The association must lobby for doctors to have the right to switch-off if there is to be any possibility of the medical profession recuperating and recovering from the impact of the past two years, the BMA annual representative meeting has heard yesterday.
Addressing his colleagues, Derbyshire GP Peter Holden called for doctors to be given a right to switch off from work, warning that not a single doctor could have emerged from the past 28 months without having incurred some adverse consequences.
He further warned that the rise in digital technology during the pandemic had ushered in a 24/7 approach to work for many doctors and an ‘Amazon Prime’ level of expectation of what health services could provide by some patients.
He added that this situation was being further compounded by the unrealistic expectations being fostered by politicians as to what an understaffed and traumatised health service could achieve, all of which has having a tremendous human cost.
He said: ‘All sentient human beings have been impacted by the pandemic, but as clinicians we’ve witnessed terrible events which we never thought we’d see and of which the public cannot possibly conceive.
‘As a group we are damaged [and] the damage is being compounded by politically encouraged demand for NHS services we are too short-staffed to meet.’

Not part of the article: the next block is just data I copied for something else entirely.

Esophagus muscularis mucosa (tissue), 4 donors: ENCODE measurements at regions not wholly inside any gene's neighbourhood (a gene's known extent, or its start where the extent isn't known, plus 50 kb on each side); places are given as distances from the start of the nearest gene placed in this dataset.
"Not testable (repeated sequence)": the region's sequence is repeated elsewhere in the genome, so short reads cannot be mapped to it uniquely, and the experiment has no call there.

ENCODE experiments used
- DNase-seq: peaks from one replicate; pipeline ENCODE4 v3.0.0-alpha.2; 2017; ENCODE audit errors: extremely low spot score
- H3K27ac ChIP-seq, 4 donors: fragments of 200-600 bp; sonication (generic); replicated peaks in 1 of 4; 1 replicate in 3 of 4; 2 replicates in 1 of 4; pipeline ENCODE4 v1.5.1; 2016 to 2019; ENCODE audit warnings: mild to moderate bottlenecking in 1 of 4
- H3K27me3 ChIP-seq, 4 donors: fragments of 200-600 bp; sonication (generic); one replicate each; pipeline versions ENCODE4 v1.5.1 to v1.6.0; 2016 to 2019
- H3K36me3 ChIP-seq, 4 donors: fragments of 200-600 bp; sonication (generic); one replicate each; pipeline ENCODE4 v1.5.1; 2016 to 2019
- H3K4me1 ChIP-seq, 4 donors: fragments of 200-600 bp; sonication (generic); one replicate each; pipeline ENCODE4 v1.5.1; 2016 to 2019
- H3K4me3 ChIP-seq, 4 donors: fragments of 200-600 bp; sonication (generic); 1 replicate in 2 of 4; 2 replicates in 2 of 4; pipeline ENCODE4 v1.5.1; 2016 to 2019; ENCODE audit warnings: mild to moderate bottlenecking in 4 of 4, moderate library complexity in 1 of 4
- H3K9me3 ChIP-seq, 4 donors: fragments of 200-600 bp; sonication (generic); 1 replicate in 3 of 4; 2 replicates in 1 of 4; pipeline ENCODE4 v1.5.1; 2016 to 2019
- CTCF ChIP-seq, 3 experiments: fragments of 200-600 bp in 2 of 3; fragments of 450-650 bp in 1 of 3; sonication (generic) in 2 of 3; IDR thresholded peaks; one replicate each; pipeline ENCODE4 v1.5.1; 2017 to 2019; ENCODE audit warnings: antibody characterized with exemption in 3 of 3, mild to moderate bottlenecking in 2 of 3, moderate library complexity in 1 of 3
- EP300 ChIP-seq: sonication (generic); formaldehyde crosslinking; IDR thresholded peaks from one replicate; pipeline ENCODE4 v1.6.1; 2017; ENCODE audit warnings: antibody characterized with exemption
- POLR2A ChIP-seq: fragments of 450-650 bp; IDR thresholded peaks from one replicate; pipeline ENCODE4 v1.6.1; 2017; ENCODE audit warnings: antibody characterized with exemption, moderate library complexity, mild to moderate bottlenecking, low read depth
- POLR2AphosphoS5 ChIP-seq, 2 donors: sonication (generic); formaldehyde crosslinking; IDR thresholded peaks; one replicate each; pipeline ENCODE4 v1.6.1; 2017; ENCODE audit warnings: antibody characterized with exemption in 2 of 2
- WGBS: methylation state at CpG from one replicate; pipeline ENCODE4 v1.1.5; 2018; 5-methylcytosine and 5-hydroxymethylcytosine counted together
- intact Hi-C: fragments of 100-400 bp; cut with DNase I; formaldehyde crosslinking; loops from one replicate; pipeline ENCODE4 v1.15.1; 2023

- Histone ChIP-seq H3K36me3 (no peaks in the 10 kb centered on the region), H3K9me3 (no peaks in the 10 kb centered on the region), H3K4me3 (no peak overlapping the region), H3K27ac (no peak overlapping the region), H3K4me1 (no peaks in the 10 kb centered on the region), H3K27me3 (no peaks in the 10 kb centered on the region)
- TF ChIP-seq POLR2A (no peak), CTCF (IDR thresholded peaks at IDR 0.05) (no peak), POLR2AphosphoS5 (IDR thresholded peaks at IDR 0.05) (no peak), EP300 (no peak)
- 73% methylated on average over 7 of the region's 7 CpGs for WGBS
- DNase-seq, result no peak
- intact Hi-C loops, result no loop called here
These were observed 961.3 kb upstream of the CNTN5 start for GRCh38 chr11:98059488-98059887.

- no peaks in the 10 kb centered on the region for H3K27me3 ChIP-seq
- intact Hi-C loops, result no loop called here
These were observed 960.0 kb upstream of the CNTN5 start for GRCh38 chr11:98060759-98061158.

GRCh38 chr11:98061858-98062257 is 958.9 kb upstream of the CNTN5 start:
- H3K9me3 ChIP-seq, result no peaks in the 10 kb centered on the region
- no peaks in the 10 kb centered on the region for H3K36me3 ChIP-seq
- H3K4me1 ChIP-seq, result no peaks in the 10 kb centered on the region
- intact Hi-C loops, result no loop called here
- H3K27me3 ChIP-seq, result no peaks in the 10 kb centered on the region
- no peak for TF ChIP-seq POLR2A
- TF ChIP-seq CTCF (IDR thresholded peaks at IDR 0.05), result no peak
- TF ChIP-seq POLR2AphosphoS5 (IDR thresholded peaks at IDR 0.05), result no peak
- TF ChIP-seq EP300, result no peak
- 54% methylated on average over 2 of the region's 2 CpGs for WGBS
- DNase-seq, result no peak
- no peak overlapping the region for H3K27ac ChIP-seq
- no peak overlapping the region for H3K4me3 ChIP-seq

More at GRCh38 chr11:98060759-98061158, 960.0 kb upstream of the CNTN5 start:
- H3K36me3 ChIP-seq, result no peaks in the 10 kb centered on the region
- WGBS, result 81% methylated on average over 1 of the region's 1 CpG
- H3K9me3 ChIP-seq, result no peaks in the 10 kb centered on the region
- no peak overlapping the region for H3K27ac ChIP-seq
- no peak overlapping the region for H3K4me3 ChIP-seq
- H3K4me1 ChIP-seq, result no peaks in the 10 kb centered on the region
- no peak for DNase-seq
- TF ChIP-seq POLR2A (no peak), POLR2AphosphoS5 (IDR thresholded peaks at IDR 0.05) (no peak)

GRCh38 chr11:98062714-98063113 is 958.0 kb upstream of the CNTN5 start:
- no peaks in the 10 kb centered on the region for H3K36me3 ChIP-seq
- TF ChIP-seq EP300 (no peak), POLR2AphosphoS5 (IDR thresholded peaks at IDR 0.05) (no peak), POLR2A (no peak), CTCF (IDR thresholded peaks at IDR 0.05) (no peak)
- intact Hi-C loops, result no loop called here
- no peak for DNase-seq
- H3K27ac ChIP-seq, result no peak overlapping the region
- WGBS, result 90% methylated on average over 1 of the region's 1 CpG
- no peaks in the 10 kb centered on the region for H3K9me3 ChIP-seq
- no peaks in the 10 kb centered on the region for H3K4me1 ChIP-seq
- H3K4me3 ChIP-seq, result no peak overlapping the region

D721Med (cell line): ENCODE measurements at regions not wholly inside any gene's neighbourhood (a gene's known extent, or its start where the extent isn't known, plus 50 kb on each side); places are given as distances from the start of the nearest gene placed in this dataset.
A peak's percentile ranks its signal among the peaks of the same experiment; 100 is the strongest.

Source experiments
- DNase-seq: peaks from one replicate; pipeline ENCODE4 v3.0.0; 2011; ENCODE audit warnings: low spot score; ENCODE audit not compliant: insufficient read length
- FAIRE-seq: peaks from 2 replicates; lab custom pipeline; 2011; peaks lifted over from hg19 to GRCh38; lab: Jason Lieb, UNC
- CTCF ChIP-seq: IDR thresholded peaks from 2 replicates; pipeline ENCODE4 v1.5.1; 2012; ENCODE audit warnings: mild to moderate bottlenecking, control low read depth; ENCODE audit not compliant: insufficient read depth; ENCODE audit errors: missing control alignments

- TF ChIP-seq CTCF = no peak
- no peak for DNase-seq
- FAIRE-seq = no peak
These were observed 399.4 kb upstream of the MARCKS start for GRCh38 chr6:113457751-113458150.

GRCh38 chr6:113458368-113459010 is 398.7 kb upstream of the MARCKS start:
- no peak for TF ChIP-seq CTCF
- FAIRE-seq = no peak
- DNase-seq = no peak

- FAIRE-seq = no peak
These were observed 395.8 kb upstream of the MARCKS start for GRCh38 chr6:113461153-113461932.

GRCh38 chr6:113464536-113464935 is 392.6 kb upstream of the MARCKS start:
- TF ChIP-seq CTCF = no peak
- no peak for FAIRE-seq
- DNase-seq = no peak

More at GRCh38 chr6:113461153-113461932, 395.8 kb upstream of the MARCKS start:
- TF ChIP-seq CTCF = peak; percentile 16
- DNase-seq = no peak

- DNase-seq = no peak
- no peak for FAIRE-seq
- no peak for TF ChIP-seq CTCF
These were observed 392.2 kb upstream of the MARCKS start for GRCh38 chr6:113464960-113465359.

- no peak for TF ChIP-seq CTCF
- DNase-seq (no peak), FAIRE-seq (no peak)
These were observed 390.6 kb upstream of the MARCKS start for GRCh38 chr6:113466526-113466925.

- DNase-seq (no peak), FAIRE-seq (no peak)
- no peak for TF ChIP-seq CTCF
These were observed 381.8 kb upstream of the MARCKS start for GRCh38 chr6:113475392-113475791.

He added: ‘Doctors are not… automatons, not political soundbite fodder. We are human beings with failings, families, friends and feelings just like everyone else.’
Backing Dr Holden’s call, junior doctor Hannah Kennedy demanded a full culture change from top to bottom in which having the right to switch off from work was not only permissible but embraced by the medical profession.
Dr Kennedy said that the idea of going ‘above and beyond’ as a doctor was instilled as early as medical school but said that there was a time and place for this sentiment and that it could not come at the cost of individuals’ wellbeing.
She said: ‘We shouldn’t be made to feel like looking after our mental health is shameful, we should be empowered to switch off, switch on the “out of office” and relax, recuperate and heal after what has been an extremely challenging two years.’
London foundation year 1 Catriona Rennison told the ARM that, despite being at a very early stage in her medical career, she felt that she was already starting to experience the symptoms of burnout.
Explaining how a recent cycling accident had kept her off work and struggling with her mobility for several weeks, she said that she had at no stage felt properly supported in her recovery, and in fact often felt pressurised about returning to work.
She said: ‘I received almost daily WhatsApp messages telling me how overstretched the ward was and how understaffed they were and asking me when I would be coming back to work. That made me feel undervalued as a junior doctor and that enquiries about how I was were only ever really a leader to asking when I would be coming back.
‘I would have loved to have been able to switch off and have a single point of contact who I could update about my health and feel supported as to when I could return.’
With doctors voting overwhelmingly for the BMA to lobby for a right to switch off for members of the medical profession, outgoing BMA council chair Chaand Nagpaul added that it was equally important that the Government be honest with the public about the needs of an exhausted medical profession and what limitations this would have on clearing the backlog of unmet care in years ahead.